The pandemic and anxiety
“Take all the changes with Covid 19. There was the period of time where it was “safer at home” to mitigate the virus,” explained Dr. Allende. “At first some took precautions, having things delivered and venturing out less. In this population, some because of their personalities both positive and negative reinforcements began to internalize that "safer at home" mindset and just stopped going out as much. As society began to open up and people began to go out more, some were reluctant due to anxiety about leaving home. “It could be they enjoy having fewer interactions, or they fear getting Covid 19. These people can gradually, selectively gather their own evidence that they are safer at home, become anxious and actually begin to fear going out,” said Dr. Allende. “It does not happen to everyone but that gradual worsening course certainly occurs.”
Getting past the anxiety
For Biles, getting past her anxiety required her retraining her brain. She went to a gym with soft foam where she would not get hurt if she made a mistake. She had to retrain her brain from an “I could get hurt, to I’m a professional, and I got this.” Dr. Allende said, “Improving a particular anxiety involves giving your mature brain evidence that you are safe in order to decrease the response of your primitive brain.”
Relating to the teachings of everyone’s favorite TV soccer coach, Ted Lasso Dr. Allende said “The coach will tell his players after a tough game, ‘be a goldfish,’ because goldfish have the shortest memory of all species. That is the ultimate goal of treating anxiety-getting to a point where you can consciously leave your worries behind. Of course, this is only aspirational, but it highlights the difficulty of letting go of anxiety.”
In her practice, Dr. Allende said the first thing she does with an anxious person is to retrain their breathing. “I ask them to mimic my breathing and take slow, deep breaths. This actually activates your body’s parasympathetic system which is the rest, relax, and sleep system. The slowed breathing quickly results in lowering your heart rate, while having you concentrate on something other than what is making you anxious.”
Self-regulation and calming to help relax
Cognitive behavioral therapy for anxiety disorders is highly efficacious and its effects can be long-lasting. According to Dr. Allende, this model helps the individual recognize maladaptive thoughts that lead to anxiety and try to regulate them with different methods. One is the all or none thinking. This maladaptive pattern is rigid, black-and-white thinking. For example, if I go outside I will definitely get anxious and have to come back inside. You can change that to, if I go outside I may get anxious and it might be mild, and I can tolerate that for a while. Dr. Allende added, in the beginning you can also incorporate distraction techniques by consciously concentrating on something else around you, like having a ball in your hand and thinking about how it feels to hold and squeeze it.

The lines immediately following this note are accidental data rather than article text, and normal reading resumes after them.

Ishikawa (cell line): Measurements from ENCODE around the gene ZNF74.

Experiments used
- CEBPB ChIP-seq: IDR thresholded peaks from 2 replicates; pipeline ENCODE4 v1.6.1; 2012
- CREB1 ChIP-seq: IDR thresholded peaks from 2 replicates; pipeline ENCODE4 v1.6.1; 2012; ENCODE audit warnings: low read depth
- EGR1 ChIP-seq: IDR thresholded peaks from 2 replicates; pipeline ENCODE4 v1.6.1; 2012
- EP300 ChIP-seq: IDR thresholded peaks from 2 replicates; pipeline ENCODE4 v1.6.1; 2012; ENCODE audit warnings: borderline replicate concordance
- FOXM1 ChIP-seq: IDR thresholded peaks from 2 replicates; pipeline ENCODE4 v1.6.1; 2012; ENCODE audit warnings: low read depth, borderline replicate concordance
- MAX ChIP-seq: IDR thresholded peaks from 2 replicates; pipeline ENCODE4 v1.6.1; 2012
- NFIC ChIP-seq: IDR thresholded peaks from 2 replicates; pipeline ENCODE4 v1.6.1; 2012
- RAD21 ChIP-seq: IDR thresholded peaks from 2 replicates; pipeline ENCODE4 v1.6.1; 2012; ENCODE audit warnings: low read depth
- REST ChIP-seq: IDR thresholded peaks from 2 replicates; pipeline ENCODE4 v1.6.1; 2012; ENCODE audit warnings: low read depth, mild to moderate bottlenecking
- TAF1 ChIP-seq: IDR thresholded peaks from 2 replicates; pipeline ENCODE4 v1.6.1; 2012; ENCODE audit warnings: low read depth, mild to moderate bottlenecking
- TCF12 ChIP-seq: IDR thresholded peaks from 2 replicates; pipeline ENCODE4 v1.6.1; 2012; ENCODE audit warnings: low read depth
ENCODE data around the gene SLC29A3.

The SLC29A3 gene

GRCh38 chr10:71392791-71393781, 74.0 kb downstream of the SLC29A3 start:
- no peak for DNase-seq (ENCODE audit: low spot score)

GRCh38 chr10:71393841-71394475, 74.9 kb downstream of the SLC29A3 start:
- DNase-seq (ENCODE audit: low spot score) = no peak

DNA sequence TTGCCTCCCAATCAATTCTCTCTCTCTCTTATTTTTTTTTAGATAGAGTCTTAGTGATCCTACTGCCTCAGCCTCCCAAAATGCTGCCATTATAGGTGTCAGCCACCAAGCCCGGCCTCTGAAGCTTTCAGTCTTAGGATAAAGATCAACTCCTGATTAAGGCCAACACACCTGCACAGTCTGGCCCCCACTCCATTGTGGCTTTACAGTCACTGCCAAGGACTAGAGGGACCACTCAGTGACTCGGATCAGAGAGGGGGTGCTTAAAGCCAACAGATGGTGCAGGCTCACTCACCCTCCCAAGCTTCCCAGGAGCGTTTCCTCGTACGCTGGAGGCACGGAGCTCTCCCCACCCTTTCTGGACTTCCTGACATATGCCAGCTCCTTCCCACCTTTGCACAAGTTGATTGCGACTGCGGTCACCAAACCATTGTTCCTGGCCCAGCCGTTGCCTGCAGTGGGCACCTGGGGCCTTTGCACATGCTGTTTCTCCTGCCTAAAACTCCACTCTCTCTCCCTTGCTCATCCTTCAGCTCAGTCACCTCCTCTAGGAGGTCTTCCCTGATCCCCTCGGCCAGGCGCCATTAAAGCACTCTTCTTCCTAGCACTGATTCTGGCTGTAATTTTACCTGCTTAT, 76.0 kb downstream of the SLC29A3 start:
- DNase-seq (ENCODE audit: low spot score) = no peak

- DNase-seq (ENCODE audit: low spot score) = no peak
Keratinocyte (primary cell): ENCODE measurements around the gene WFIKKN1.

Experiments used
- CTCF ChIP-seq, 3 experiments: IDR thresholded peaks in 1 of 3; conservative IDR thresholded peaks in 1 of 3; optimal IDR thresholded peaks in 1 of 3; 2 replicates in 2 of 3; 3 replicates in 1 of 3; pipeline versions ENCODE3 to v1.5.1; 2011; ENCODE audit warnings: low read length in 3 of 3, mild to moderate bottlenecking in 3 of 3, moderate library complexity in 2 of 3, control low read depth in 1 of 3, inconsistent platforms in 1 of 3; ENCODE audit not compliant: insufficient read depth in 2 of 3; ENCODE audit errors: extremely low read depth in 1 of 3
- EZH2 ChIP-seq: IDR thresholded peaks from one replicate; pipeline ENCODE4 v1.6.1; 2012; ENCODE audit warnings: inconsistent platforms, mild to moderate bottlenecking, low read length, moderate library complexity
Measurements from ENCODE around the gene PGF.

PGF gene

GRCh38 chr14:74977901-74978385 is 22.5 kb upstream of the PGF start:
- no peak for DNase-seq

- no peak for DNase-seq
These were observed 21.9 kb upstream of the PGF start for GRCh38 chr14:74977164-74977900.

Radical acceptance is another technique that puts anxiety and worry into a more convenient time. Dr. Allende said for her hospitalized patients she will tell them when they wake up they must sit with their journal and worry for a specific period of time. They can do it two or three times a day but the caveat is they have to try and worry only in their allotted times. This ultimately results in acceptance of their anxiety and the knowledge they have some control over it.
Seeing more anxiety
Dr. Allende is seeing more patients with anxiety and with more severe symptoms. “It does not surprise me that we are seeing more people with anxiety. The surprise is the magnitude of the problem,” said Dr. Allende. “ER’s have seen at least a 51% increase in the number of visits for suicide attempts among 12-17-year-olds with girls having a higher incidence than boys. A Centers for Disease Control and Prevention survey showed 11% of all responders had seriously considered suicide in the past 30 days. Among 18-24-year-olds, it was one in four had considered suicide in the last 30 days.
“As a society, we have a shared background level of things that produce anxiety. Climate change, the stock market, the unemployment rate and many others. Covid 19 just increased the background level of anxiety-producing stimulus,” said Dr. Allende. “This is a shared traumatic event we are all experiencing. It follows that people are more anxious now than pre-pandemic.”
Following Doctor's Orders
Dr. Allende is giving her patients sage advice to help them cope:
- Turn off the news. Make active changes to decrease the amount of bad news you are subject to each day.
- Work on life balance. With the drastic change to working from home, people often have a difficult time disconnecting from work, causing them to feel anxious and overwhelmed. Establish “working hours,” preferably in a dedicated space that you do not use for other activities. In this manner, you can actually leave the office.
- Exercise! Exercise causes a natural release of endorphins that reduce anxiety. Think of it as a preventative treatment for anxiety. You do not have to take a pill to reduce your anxiety.
- Eat well. Have nutritious meals regularly. Sit down to dinner as a family. Improving your general health decreases the stress your body is under, making anxiety less likely.
- Be a goldfish and go easy on yourself.
When to seek professional help
Dr. Allende advises you to seek professional help when anxiety is interfering with your everyday life at work, in your relationships or keeping you from sleeping at night. If you have suicidal thoughts, seek help. Suicidal thoughts are never a normal part of anxiety and can end in disastrous consequences.
“If you are not sure whether or not to seek professional help and are considering it, seek out professional help. What does the most harm, talking with a therapist who says you are reacting normally or having worsening anxiety interfere in your everyday life? Make the call,” concluded Dr. Allende.
To access Legacy Treatment services visit www.legacytreatment.org or call 1-800-433-7365. If you are having thoughts of suicide, please contact the National Suicide Prevention Lifeline available 24 hours a day at 800-273-8255